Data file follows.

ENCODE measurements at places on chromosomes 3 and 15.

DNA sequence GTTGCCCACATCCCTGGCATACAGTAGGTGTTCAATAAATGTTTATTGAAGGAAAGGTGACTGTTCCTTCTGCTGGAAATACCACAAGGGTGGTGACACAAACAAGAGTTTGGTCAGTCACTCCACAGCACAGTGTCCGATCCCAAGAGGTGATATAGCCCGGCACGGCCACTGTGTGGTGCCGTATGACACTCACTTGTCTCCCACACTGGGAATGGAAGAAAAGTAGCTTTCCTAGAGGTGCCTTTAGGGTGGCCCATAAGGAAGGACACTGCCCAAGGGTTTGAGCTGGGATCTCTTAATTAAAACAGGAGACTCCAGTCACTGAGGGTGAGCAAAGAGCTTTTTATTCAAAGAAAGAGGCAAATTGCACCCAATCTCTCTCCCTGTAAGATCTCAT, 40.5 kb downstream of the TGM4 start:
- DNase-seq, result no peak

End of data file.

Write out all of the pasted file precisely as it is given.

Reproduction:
ENCODE measurements at places on chromosomes 3 and 15.

DNA sequence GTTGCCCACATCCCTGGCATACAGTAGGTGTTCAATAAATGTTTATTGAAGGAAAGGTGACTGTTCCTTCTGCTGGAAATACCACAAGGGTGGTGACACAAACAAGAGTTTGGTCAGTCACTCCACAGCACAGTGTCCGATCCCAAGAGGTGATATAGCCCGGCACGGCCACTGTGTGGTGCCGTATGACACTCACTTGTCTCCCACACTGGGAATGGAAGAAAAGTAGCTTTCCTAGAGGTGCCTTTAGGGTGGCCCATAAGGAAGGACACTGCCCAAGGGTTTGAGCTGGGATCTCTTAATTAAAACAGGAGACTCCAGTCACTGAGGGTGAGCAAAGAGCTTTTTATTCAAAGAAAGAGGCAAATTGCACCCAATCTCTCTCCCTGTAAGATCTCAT, 40.5 kb downstream of the TGM4 start:
- DNase-seq, result no peak